Which is it Mr. Singer: Children or Cattle?

Peter Singer managed to anger
animal rights activists with a recent article in the New York Times Magazine, “The Singer Solution to World Poverty.” With his typical
flair for sweeping (and baseless) moral judgments, Singer argued that
Americans who do not give at least 20 percent of their income to solve
world hunger are morally equivalent to someone who would sell a Brazilian
child to be killed for his or her organs (a situation he borrowed from
the Brazilian film “Central Station.”)

Unfortunately for Singer,
he angered some animal rights activists and groups by recommending that people
donate to Oxfam which, all things considered, is probably the best place
to donate money if stopping world hunger is where you want to concentrate
your charitable giving. The only problem for the animal activists is that
Oxfam helps poor people in the developing world buy cattle and other animals
for agricultural purposes.

Since Singer is already on record
that eating meat is superfluous and therefore equivalent to murder except
in dire emergency situations, his position seems to be that Americans
are heartless murderers regardless of what they do. Are we to save a child
at the expense of a poor cow? In his book, Animal Liberation, Singer is unwavering in his view that this is unacceptable, especially
since animal agriculture is completely unnecessary.

Aside from this there are a couple
other problems and inconsistencies with Singer’s argument. First, he repeatedly
mentions the horrors faced by children in the Third World, which is certainly
a legitimate concern. It is surprising that given his well-known
views on suffering, that Singer does not simply recommend that Americans
underwrite a program to painlessly euthanize children who are probably
going to starve to death or die from malaria anyway. This would probably
be less expensive as well as meet Singer’s utilitarian criteria of minimizing

Second, Singer’s attempt at equating actively murdering someone with refusing to contributing to aid organizations is absurd, especially in the context of international aid. Singer
laments that aid from the developed world to the developing world is far
below goals set by the United Nations, but never mentions that a large
part of the reason is the horrible track record of such aid. The main
reason people starve in Third World countries is due to the corrupt, incompetent
governments there and, as heartless as it may sound, feeding those governments
more aid money is often counterproductive and may prolong suffering
by making corrupt regimes survive longer than they would without the aid.

Already this year controversy erupted
when it was revealed that aid intended to help out poor Russians was diverted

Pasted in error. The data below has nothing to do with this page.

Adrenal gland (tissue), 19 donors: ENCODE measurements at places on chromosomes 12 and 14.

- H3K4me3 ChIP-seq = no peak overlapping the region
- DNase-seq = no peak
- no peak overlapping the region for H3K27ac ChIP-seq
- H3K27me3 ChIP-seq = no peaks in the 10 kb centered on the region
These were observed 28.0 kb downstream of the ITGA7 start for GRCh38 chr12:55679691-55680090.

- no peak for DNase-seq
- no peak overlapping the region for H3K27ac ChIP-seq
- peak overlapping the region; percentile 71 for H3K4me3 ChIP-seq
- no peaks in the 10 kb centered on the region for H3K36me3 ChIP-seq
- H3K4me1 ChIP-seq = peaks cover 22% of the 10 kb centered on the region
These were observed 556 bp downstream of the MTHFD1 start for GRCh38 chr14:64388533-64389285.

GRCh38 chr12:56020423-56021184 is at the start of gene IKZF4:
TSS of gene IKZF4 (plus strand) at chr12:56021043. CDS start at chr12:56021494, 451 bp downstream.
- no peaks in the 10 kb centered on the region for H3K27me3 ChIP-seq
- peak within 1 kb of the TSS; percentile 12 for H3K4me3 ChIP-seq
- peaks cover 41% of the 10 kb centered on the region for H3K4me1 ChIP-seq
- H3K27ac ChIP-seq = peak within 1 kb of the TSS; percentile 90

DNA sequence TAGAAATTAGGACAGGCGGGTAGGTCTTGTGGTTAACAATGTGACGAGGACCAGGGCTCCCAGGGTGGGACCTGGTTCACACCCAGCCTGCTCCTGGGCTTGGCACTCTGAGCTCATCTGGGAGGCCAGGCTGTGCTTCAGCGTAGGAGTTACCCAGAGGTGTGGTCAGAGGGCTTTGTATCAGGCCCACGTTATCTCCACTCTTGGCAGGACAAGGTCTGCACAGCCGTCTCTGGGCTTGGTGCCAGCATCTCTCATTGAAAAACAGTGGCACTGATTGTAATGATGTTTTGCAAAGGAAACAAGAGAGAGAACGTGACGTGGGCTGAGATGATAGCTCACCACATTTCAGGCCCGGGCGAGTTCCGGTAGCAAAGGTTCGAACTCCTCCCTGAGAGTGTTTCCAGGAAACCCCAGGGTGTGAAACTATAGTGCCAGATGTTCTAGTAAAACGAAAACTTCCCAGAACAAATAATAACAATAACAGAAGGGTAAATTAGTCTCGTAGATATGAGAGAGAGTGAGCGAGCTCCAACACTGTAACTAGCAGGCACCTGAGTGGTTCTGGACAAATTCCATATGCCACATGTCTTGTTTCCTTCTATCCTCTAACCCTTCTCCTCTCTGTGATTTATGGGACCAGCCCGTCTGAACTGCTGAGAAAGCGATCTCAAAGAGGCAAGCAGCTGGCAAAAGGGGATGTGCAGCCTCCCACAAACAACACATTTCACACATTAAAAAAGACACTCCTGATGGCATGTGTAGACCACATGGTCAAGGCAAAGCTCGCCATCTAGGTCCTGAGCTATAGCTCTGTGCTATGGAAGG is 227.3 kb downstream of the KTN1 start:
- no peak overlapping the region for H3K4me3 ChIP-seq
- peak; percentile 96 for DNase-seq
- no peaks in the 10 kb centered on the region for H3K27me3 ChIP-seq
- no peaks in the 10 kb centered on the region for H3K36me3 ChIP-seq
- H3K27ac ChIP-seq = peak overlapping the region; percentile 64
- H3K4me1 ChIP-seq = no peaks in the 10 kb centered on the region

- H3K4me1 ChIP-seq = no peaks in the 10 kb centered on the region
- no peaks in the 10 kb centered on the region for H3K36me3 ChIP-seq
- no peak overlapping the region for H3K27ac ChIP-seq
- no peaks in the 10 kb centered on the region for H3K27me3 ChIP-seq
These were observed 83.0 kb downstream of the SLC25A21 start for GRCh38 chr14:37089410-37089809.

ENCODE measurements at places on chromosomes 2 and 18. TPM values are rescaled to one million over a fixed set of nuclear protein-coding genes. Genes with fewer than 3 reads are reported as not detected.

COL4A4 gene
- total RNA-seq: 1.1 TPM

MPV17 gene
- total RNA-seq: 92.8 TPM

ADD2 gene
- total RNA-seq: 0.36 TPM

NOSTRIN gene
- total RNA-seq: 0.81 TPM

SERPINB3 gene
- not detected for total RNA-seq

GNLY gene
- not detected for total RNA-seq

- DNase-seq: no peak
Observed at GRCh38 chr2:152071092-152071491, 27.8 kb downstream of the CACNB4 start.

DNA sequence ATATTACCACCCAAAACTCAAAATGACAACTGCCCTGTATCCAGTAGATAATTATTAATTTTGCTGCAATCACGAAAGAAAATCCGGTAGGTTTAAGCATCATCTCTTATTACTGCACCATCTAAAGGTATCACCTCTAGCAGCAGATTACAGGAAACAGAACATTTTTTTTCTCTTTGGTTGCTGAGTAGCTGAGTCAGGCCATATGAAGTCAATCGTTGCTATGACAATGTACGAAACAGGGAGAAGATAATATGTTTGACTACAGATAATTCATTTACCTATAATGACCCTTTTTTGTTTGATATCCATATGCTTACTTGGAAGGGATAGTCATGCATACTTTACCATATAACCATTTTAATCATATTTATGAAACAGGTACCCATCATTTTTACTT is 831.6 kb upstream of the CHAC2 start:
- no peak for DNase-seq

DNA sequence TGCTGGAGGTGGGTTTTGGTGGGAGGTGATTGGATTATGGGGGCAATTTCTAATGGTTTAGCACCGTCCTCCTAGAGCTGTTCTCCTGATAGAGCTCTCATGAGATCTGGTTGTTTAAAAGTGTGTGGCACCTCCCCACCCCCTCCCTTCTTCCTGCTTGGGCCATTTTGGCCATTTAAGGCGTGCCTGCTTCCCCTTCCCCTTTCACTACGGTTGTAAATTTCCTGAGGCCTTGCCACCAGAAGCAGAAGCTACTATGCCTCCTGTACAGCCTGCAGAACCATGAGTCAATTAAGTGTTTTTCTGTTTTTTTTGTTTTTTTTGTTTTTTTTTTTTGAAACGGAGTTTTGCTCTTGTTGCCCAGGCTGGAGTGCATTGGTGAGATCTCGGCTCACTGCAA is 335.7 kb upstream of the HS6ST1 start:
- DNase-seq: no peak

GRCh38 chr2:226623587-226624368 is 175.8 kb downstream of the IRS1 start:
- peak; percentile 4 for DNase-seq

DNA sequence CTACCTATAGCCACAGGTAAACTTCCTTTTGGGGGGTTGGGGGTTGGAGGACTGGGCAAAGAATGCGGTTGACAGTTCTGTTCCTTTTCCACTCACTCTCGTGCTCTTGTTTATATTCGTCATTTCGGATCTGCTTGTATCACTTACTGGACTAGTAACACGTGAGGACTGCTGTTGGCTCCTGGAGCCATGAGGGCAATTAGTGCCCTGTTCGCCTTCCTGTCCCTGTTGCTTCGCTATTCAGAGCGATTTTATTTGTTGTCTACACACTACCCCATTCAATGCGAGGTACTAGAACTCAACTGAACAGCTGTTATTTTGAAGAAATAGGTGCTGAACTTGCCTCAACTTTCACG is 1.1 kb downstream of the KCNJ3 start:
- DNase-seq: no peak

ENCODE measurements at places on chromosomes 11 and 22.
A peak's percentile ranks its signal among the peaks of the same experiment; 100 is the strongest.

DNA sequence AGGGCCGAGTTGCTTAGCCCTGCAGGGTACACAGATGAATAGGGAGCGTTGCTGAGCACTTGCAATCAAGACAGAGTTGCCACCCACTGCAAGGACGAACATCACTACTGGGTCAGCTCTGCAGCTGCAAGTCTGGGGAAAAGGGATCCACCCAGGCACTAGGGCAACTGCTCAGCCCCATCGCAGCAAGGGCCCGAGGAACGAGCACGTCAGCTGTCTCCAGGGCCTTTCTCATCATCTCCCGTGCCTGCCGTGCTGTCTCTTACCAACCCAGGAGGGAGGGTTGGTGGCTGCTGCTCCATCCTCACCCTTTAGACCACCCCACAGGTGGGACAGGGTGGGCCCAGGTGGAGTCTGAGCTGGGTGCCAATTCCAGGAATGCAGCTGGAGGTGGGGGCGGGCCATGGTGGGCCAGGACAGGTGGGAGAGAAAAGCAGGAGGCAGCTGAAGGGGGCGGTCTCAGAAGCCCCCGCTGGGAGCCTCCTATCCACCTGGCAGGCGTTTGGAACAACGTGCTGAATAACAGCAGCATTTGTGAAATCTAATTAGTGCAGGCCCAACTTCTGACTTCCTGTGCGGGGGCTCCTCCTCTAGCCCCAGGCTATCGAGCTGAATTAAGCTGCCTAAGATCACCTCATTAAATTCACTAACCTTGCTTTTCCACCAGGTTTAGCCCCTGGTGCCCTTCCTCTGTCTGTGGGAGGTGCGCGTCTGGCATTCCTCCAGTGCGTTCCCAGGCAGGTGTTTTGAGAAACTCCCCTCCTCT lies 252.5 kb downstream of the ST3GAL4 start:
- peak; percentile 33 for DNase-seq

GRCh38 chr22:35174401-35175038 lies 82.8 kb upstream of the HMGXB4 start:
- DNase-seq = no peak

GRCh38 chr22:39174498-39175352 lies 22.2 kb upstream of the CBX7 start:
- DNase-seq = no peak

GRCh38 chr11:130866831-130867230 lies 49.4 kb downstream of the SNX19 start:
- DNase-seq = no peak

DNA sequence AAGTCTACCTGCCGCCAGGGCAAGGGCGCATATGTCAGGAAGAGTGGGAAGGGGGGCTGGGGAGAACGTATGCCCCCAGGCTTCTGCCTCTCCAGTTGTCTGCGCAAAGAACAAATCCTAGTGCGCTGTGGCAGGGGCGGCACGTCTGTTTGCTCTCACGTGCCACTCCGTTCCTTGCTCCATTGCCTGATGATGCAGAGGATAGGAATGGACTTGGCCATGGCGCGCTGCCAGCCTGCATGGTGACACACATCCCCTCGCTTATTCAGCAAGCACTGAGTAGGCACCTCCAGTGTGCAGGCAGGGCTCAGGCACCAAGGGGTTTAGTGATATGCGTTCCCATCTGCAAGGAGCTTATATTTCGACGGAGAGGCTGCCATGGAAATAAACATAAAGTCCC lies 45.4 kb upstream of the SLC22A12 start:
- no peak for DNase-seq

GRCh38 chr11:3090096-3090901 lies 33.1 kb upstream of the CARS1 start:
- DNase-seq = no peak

into the accounts of Russian politicians. Studies of the International Monetary Fund
and World Bank aid programs suggest that up to half of all such aid to
the most impoverished parts of the world may be diverted. Certainly some
groups such as Oxfam do a wonderful job, but Singer’s emphasis on large
amounts of giving for such a narrow purpose is extremely shortsighted
and by no means the obvious best solution to combat world hunger.

PETA Protests Military Survival Training

One of the major missions of
the U.S. military is to ensure its soldiers have the skills needed to
not only fight effectively but also to train them to survive the myriad of conditions they might face in armed combat. As part of that mission, the military provides training
to soldiers on how to survive if they are trapped behind enemy lines.

Since eating
is a big part of surviving and a stranded soldier cannot just walk into
an Iraqi restaurant and order takeout, the military teaches soldiers how to kill and cook animals.

People for the Ethical Treatment of Animals is having a fit because the Air Force buys hundreds of rabbits and
uses them to show soldiers how to bludgeon the animal with a club and
then properly prepare them. Soldiers are also taught how to prepare snakes,
turtles and chickens.

According to PETA, “It is
pointless for a soldier to practice killing small domestic mammals and
birds, considering that in a true survival experience, few would have
trouble killing such an animal if survival depended on it.” Well at least
PETA’s not suggesting that soldiers should carry Linda McCartney t-shirts
saying “Go Veggie” on them if in a survival situation, but simply assuming
that all soldiers would know how to kill animals for food is the sort
of assumption that gets people killed when they are finally faced with
emergency situations.

In other news, PETA announced
in a press release that MediaCom Inc. had cancelled the billboard space
that PETA purchased in Regina and Calgary, Canada to run its ad linking
meat eating to impotence. The ad features a woman in a bikini next to
the message, “I threw a party but the cattlemen couldn’t come.” According
to PETA, MediaCom informed the animal rights group that it received so
many calls from “angry residents and women’s groups” that it was yanking
the ads. PETA said its lawyers are studying whether or not PETA might
have a legal remedy against MediaCom for breach of contract.

Cockfighting and Animal Welfare

The “sport” of cockfighting remains legal
in only three states – Louisiana, Oklahoma and New Mexico — but is causing
a widespread controversy following the introduction of a bill by Senator
(and veterinarian) Wayne Allard (R-Colorado) that would ban the interstate
sale of chickens for cockfighting purposes. Both of Louisiana’s senators,
John Breaux and Mary Landrieu, oppose the bill based largely on a states’
rights argument (the individual states should be left to decide whether
or not cockfighting remains legal rather than the federal government).

For his part Allard says he
is only trying to close a loophole in the Animal Welfare Act. The AWA
prohibits the interstate transportation of fighting dogs but is silent
about fighting birds. “The senator doesn’t want to tell the people
of Louisiana what to do,” Allard’s spokesman Sean Conway told the
New Orleans Times-Picayune, “but you’ve got breeders shipping
roosters all over (the country), not just to Louisiana, and law enforcement
people are having a heck of a time cracking down.”

Of course numerous animal
rights groups have endorsed the proposed new law. What has surprised
me is the level of support for cockfighting among otherwise level headed
animal welfare advocates. A completely unscientific poll conducted
on my this site asked people, “Should cockfighting be banned?” Of the
396 people who responded, 131 agreed that it should be banned while 265
said no, cockfighting should not be banned. In discussing this result,
it quickly became apparent that the support of cockfighting was actually
a rather rigid opposition to animal rights groups.

The argument seems
to be that if animal rights groups support it, it must be a bad idea.